Despite the negative connotations of the word lust, the problem is that we do not lust rightly. The Spirit is said to lust against the lusts of the flesh (c.f. Galatians 5:17). I do not wish to reclaim the word, its negativity is rather fixed and I’m not in the business of fighting up-hill and useless battles. So let us use the word ‘groan’.

When we hunger for bread, we groan. Can Man live by bread alone? No. But implicitly it means that, indeed, man lives by bread.  Where evil manifests is when a man would take the bread out of another’s mouth to feed himself. I mean this literally and figuratively. This is where a groaning becomes a lust. Where life-affirming reality becomes destructive.

Now sex is not afforded the same place as bread, but the same structure can be applied. The Scripture has a strong, but ordered, place for erotic love: it is called marriage. Ultimately, marriage, between man and woman, is an ikon, an image, of God’s communion with man, manifest as the Christ and His People, His Assembly.

Perhaps our groans for sex, as sometimes our groans for bread, are denied, instead finding true delight in the Lord of Life. This is the call of celibacy, sometimes spanning a lifetime, which is afforded equal good in God’s sight. However, perhaps we find our groans filled in the bonds of marriage.

Augustine is generally misunderstood in his councils, and his deep psychological insights are condensed into half-truth platitudes. But he is popularly cited as the figure who invited guilt into sex, even between married couples. He is claimed to say that sex is only justifiable to produce children, any other time is sinful indulgence.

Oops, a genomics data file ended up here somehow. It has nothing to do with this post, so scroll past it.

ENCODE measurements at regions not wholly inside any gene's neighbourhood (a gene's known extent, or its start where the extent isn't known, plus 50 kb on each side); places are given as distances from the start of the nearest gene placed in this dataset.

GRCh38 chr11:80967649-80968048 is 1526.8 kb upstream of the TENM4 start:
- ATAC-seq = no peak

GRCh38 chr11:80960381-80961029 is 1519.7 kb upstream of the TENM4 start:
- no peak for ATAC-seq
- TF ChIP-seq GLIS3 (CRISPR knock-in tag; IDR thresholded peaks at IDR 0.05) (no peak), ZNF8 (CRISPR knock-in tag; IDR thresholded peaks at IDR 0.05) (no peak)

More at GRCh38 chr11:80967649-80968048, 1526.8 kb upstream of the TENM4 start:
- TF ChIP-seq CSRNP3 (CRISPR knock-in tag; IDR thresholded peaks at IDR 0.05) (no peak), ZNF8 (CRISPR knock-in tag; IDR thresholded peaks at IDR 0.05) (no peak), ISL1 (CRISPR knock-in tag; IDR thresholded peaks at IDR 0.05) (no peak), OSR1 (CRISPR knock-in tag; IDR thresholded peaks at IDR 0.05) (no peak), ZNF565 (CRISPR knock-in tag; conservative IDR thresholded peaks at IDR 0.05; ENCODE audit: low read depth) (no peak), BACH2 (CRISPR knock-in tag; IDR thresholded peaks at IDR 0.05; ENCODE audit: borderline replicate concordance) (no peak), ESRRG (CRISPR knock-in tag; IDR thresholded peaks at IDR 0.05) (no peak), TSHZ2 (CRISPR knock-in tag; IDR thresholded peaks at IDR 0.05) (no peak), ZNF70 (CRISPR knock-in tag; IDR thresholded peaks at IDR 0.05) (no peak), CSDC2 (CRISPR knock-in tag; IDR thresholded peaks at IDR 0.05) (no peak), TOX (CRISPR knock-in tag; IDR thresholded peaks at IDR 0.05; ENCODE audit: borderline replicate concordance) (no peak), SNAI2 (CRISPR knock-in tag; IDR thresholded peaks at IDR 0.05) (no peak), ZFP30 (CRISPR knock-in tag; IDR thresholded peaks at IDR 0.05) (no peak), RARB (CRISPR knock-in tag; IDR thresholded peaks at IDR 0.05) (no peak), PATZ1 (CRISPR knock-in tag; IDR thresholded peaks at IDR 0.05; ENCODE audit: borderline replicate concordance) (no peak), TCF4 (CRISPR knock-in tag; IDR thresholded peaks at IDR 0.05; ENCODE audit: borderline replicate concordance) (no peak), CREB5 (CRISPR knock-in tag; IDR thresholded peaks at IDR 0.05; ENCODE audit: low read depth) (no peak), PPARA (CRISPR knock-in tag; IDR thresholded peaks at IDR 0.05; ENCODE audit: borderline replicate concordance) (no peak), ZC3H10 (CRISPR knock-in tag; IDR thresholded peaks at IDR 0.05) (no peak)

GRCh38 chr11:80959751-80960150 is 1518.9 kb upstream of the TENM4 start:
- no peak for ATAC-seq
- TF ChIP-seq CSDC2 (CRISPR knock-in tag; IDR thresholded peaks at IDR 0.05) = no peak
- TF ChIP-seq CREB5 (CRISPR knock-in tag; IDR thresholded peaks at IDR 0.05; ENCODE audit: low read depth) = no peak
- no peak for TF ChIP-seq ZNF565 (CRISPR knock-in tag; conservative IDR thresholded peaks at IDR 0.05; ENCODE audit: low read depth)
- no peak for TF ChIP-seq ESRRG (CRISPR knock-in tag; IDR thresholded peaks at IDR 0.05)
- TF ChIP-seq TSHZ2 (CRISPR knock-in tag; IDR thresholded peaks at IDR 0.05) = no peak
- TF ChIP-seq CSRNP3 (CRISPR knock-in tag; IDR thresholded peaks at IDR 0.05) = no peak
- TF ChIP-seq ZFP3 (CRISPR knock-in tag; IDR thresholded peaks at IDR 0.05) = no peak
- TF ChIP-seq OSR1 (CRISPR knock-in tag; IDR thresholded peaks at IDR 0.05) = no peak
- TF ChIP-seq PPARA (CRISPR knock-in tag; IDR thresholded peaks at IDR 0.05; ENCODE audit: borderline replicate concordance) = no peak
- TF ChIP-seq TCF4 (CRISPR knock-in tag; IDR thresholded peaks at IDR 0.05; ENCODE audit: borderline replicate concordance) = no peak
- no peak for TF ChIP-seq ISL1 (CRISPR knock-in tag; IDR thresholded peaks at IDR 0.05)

That is a lop-sided argument, and while Augustine did give this advice to couples, and even worked it into his doctrine of sin, it was out of his own reflection on his own heart and desires. Augustine knew that sexual groans can easily become sexual lusts. He believed self-concern will always trump love of the other. He was afraid that giving unqualified permission would lead Christians into excusing sin, a problem that was rampant everywhere in his day.

His point stand: marriage is not an unqualified approval of sex. There is such a thing as marital rape. One’s groan and love for the other can easily become lustful and utterly self-concerned. Husband and wife can utterly destroy each other with sex. Some popular Evangelical advice denies this and affirms marital sex without any qualification or understanding. It is just naive and reactionary pendulum swings against a culture of repression and false humility.

But what Augustine said is of no concern, he did not understand the Apostolic council nor the beautiful and graphic poetry of the Song of Songs. And that’s the point: overcoming porn can only be found in rightfully subjecting our groans beneath the Word of God. Yes we will groan, we will hunger, we will thirst. But none of these are enough. Only the Word of God can rightly order and maintain.

Loving God does not lead to hating the creation, but learning to enjoy the creation ‘in Christ’. We are called to hate the world of this age, not the creation. We are to hate porn in all its manifestations, but not the created goods of sex and pleasure, which come from the Father of All Lights.

May my reflections help prime the pump and keep seeking the truth.

Je Suis Christien

Here’s a post by my friend over at The Pilgrim Underground about the Charlie Hebdo Murders: I am not Charlie

Check it out for yourself. He makes good points about how the media ignores other massacres and deaths because of general propagandist reasons. The deaths were bad and the murderers evil, but the coverage is skewed. Why is it funny and acceptable to insult and ridicule Muslims, but not all peoples? Why are some jokes funny, and others off-limits? Many christic-Americanists will snort at anyone getting upset at a cartoon. But then what happens when an American flag is burned?

To conclude, here is my comment I left on the post:

I end up seeing bits and pieces of “Fox & Friends”, which is truly abysmal. However, I remember them freaking out when Chris Rock made jokes involving September 11th. They were highly critical and considered him classless and unAmerican (which is almost a denial of humanity for them). Then months later Charlie Hebdo happens…How dare these Muslims? Free speech is free speech, you can insult anyone and no one should be hurt!